The team behind Thorntail has announced to hire the Open Source project after five years. The software started under the name Wildfly Swarm aims for suitable tailored Java application packages for Microservices architectures. As a reason for the setting, the team calls two aspects: Quarkus has established itself in the Micrososervices segment, and the application server Wildfly, which is the open source basis for Red Hat JBoss EAP, is now fully tailored to the Microprofile API.
From Wildfly Swarm to Thorntail
In mid-2015, the first alpha of Wildfly Swarm has appeared. The project aimed for properly tailored variants of the Java application server for specific applications. It relies on the FAT-JAR concept or single JAR Applications: all needed components for exporting an application including the components of the application server in a Java archive.
With the version jump to 2.0 also changed the name of the project: From Wildfly Swarm was Thorntail. By mid-2020, some minor releases followed. The current version Thorntail 2.7.0 has been published in June and will be the last update of the series planned.
uberholt by Quarkus
Now a blog post is titled "The end of an ARA" appeared who asked the attitude of the project. This is also the 4.X prototype slacky, which is a new architecture due to 1.X and 2.X should bring about collected experiences.
An important reason for the farewell to Thorntail is the besle of Quarkus. Version 1.0 of the open source framework has been published in November 2019, and its origins are like that of Wildfly Swarm at Red, which is fully with the slogan "Supersonic Subatomic Java" had called. Quarkus covers the typical thorntail application trap and became successful quickly.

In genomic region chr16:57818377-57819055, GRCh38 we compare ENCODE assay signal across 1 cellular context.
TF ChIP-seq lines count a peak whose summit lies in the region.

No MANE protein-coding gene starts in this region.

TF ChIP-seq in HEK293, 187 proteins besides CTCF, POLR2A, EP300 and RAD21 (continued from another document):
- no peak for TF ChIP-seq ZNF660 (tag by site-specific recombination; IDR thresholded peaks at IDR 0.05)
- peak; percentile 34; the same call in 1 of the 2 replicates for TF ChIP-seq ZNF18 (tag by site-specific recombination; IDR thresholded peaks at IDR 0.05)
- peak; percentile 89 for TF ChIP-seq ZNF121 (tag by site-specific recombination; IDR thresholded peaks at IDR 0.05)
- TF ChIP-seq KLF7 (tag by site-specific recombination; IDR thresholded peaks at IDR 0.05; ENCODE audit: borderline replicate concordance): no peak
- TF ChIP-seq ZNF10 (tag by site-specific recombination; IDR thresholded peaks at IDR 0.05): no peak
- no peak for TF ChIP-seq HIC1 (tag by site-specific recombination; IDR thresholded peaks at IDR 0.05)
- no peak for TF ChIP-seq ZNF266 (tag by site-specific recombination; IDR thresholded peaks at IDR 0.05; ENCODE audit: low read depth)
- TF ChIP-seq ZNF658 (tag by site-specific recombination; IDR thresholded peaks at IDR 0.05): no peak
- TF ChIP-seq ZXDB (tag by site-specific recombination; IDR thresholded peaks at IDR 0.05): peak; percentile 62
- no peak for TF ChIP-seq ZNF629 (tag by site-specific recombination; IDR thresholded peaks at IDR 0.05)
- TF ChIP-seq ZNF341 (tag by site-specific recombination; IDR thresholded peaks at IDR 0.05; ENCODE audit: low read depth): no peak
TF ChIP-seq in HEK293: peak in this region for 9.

Catch-up of wildfly and co.
At the same time, Wildfly has filled some of the leaching, which were originally a reason for the start of the Wildfly-Swarm project. The Java application server offers full support for MicroProfile 3.3 and sets as well as Thorntail and Quarkus on SmallRye components.
The origionary in the course of Wildfly Swarm-invented so-called Hollow Jars are now also part of all coarse application servers. The hollow Java archives contain the components required for exportation of a particular application, but in contrast to FAT or Uber Jars not the application code itself.
Thorntail has become overflowed between Quarkus and Wildfly. How the well-known German Java developer Adam Bien notes in his blog: "Thorntail was not as comfortable as wildfly and not as high as Quarkus".
If no larger security bugs appear more, there are no further thorntail releases planned – at least not for the open community project. For the Red Hat Build by Thorntail, on the other hand, the company has explained further support.